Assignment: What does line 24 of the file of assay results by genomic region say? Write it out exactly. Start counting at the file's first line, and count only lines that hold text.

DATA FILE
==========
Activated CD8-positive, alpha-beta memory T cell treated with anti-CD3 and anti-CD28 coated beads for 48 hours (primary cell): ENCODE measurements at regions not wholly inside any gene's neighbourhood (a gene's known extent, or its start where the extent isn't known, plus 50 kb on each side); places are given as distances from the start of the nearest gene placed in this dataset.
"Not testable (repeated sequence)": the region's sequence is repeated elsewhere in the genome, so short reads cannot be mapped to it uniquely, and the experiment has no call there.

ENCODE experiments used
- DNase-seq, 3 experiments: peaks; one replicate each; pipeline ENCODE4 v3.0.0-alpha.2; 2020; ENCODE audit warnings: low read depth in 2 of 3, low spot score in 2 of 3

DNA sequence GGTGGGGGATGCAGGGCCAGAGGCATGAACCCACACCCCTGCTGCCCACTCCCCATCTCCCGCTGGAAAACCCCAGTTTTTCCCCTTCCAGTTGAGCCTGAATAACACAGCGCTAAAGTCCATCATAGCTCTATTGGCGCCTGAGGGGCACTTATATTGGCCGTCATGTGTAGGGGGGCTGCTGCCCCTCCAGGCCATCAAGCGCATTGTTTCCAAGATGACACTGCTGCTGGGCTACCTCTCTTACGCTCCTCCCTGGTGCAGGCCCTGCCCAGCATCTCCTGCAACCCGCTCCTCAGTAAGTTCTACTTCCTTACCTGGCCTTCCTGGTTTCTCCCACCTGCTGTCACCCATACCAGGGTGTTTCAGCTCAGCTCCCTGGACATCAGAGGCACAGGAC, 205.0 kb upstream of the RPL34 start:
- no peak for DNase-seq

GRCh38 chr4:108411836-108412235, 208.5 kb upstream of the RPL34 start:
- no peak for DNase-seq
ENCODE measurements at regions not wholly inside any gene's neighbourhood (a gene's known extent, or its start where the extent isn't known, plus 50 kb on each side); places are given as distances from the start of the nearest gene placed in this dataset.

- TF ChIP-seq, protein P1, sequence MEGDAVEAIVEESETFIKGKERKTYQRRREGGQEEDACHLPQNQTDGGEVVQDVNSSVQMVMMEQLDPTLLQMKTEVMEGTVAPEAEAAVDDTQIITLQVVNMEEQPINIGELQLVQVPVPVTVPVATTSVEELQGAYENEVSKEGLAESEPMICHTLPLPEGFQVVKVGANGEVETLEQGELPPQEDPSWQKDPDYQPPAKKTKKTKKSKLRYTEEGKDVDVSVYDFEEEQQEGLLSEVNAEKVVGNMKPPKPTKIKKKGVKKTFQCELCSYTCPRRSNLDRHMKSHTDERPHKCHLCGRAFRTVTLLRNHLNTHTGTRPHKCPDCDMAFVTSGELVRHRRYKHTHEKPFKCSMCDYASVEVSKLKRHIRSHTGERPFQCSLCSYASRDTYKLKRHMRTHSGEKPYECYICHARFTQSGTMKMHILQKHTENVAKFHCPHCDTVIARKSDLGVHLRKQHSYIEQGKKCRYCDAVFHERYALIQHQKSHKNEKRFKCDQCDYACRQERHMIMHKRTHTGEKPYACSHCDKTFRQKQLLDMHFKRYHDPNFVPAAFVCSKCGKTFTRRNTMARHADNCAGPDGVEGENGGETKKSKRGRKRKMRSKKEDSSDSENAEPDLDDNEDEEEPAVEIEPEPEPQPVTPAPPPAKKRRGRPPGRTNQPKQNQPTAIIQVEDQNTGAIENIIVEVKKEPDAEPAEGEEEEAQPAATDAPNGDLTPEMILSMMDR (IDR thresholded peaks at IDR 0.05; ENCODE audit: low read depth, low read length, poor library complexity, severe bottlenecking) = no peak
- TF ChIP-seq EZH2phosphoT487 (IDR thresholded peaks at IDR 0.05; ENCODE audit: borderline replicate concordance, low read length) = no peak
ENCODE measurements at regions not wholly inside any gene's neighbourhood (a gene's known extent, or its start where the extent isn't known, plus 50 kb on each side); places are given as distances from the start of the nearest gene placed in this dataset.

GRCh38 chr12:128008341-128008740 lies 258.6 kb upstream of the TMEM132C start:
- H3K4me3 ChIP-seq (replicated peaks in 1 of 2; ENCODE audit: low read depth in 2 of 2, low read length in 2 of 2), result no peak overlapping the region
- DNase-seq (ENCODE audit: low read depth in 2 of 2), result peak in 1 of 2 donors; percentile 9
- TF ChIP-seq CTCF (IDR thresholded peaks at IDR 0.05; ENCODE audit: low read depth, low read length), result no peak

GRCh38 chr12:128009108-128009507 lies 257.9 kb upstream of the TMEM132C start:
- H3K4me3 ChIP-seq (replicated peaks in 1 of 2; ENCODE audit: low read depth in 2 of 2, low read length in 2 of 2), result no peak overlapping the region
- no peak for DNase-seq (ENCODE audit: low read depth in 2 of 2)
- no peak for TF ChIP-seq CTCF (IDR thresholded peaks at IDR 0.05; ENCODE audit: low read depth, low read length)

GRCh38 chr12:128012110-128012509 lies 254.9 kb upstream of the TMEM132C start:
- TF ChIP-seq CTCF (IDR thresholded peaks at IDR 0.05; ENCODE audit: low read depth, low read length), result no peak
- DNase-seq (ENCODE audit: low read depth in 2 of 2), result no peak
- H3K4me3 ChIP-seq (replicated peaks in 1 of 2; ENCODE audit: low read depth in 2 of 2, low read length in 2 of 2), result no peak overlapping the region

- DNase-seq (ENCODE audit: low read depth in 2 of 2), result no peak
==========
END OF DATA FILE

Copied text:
- H3K4me3 ChIP-seq (replicated peaks in 1 of 2; ENCODE audit: low read depth in 2 of 2, low read length in 2 of 2), result no peak overlapping the region